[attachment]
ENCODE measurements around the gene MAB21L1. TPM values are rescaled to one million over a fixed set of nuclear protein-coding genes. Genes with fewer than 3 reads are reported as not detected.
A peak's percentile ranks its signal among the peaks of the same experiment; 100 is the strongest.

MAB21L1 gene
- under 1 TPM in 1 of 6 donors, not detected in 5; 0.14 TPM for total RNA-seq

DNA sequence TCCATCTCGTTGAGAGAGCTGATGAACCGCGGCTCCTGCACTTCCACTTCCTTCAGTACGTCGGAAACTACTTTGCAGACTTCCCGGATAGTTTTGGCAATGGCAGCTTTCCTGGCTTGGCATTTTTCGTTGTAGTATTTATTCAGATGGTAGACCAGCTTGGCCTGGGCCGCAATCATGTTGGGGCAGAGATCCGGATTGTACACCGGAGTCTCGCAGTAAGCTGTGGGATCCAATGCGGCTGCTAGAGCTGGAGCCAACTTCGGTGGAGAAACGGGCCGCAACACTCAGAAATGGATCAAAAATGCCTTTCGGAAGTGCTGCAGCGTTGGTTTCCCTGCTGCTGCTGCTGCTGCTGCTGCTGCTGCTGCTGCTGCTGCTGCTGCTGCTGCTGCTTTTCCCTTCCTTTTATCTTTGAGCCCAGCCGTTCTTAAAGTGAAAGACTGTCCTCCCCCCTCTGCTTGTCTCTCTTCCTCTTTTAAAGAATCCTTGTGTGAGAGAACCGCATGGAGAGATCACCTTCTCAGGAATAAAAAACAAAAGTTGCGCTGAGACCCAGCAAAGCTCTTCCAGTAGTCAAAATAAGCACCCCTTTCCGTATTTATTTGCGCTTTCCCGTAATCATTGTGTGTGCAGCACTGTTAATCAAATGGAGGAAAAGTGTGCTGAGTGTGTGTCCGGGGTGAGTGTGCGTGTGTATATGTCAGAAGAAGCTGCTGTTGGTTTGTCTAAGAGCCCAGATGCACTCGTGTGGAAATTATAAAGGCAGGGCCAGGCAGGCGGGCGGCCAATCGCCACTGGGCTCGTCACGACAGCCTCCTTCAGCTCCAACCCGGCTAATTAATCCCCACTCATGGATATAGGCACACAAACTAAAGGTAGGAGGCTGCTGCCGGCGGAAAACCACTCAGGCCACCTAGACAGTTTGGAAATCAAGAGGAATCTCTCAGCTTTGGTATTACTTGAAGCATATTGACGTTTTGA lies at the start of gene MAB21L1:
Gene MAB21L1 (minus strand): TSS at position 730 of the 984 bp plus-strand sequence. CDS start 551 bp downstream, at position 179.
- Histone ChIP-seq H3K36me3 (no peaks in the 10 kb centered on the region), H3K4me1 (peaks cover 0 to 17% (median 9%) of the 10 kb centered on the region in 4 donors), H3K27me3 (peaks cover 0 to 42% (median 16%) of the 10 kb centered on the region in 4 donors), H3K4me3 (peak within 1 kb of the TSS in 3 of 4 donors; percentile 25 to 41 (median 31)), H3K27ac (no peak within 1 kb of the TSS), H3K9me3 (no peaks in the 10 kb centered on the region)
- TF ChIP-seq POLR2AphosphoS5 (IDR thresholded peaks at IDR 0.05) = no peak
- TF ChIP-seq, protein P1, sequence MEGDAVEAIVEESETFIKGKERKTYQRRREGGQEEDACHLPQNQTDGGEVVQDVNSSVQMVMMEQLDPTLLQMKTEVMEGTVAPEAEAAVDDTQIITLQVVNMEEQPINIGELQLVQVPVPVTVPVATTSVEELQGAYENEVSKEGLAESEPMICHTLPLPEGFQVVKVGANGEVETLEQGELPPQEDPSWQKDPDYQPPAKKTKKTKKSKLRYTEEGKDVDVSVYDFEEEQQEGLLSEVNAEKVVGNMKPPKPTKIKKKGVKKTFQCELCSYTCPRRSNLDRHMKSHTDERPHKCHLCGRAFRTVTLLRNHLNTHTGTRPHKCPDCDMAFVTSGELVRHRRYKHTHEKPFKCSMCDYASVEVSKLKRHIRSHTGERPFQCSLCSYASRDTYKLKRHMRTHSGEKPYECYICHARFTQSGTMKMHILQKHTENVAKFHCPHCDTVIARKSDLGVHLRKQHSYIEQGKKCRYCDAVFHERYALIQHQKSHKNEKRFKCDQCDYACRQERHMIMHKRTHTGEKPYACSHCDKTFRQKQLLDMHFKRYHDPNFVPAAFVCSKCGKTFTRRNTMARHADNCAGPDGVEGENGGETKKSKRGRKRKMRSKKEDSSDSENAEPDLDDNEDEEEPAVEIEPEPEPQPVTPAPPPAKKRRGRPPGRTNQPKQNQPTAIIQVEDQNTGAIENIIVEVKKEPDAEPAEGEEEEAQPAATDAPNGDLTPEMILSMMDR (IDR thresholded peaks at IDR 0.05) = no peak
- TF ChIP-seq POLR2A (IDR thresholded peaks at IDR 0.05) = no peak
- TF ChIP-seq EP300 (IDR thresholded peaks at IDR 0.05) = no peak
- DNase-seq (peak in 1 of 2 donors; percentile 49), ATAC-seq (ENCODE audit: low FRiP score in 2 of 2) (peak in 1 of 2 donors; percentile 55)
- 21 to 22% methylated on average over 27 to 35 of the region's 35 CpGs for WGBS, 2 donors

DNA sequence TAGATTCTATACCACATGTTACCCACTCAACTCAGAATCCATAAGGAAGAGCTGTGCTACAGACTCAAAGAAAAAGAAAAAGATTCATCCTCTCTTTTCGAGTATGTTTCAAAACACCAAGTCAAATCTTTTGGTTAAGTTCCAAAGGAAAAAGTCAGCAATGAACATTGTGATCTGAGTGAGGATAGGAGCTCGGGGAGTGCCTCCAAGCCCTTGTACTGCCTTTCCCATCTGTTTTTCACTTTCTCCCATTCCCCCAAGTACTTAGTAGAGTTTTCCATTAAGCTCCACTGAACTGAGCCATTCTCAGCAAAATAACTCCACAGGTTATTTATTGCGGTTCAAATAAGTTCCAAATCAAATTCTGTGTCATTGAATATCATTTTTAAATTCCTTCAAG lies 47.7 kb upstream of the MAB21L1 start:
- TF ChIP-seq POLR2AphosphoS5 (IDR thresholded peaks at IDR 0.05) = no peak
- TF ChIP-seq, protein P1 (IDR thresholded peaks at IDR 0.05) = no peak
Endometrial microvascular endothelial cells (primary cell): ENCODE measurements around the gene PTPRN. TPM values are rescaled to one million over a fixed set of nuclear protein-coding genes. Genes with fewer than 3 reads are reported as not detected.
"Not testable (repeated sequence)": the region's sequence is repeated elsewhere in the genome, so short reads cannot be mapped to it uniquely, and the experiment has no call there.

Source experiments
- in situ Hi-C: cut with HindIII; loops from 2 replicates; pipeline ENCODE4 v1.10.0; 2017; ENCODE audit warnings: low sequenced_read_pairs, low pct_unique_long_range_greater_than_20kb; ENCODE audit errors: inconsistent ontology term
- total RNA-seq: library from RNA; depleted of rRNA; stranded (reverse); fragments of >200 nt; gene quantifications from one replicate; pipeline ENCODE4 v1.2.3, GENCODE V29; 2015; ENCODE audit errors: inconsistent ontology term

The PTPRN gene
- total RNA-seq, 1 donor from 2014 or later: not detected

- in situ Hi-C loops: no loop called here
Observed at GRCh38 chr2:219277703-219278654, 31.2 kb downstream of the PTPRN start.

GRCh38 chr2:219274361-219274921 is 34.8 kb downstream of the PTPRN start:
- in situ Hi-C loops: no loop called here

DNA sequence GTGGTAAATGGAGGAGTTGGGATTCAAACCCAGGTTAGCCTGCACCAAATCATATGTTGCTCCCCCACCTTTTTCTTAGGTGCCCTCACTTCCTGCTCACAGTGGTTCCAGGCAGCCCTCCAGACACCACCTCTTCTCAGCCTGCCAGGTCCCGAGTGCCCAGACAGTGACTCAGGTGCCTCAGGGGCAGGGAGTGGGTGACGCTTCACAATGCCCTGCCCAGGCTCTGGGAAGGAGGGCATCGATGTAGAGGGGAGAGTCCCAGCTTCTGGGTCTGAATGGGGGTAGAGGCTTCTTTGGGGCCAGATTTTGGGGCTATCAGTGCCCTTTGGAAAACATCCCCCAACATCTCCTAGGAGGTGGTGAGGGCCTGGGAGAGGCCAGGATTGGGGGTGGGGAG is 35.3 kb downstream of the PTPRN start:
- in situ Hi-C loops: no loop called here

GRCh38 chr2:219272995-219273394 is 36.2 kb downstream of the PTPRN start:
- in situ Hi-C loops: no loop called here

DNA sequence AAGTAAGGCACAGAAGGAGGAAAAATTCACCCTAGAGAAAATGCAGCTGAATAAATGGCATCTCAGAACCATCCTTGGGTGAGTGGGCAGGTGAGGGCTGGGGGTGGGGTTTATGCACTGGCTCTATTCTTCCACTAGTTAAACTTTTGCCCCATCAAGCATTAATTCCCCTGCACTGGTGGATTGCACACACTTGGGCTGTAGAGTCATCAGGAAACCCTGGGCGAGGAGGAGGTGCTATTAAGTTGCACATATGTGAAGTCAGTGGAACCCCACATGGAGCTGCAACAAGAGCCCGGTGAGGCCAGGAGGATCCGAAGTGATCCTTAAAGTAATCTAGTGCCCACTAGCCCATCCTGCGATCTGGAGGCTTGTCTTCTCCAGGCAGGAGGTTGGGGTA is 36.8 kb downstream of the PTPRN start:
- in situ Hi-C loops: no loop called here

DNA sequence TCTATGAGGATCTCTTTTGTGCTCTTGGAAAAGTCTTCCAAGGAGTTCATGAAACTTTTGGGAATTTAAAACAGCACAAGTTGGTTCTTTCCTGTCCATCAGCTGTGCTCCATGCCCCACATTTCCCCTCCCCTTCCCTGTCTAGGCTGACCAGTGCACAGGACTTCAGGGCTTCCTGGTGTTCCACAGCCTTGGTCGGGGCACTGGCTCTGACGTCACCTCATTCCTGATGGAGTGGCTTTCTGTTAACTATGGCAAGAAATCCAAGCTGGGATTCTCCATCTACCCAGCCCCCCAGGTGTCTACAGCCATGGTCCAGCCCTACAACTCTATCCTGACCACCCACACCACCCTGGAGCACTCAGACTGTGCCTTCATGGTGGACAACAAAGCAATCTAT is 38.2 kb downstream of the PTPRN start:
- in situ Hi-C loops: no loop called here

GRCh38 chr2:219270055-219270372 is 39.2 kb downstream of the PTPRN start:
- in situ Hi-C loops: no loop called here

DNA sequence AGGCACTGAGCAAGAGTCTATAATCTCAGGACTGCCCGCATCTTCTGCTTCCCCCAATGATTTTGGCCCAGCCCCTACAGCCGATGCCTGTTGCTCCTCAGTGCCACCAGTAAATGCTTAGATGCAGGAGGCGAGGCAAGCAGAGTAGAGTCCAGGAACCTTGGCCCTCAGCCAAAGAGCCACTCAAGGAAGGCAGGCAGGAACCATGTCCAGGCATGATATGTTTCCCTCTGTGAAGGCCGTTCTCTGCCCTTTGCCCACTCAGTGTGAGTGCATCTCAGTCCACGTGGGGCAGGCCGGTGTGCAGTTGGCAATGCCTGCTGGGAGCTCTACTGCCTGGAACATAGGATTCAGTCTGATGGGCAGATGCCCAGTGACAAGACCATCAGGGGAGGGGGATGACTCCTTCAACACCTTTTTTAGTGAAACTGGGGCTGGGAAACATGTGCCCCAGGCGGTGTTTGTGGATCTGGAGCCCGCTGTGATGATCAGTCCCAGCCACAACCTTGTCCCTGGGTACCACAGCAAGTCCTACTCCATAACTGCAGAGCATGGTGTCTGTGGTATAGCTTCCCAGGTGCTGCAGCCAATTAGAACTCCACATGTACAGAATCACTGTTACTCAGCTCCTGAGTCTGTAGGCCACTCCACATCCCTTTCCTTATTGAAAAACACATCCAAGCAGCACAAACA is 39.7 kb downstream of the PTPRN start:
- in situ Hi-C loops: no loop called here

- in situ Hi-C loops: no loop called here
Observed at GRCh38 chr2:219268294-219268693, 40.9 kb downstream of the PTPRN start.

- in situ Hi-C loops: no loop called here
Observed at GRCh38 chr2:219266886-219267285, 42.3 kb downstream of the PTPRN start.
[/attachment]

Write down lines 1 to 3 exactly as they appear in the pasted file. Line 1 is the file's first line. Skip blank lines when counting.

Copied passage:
ENCODE measurements around the gene MAB21L1. TPM values are rescaled to one million over a fixed set of nuclear protein-coding genes. Genes with fewer than 3 reads are reported as not detected.
A peak's percentile ranks its signal among the peaks of the same experiment; 100 is the strongest.

MAB21L1 gene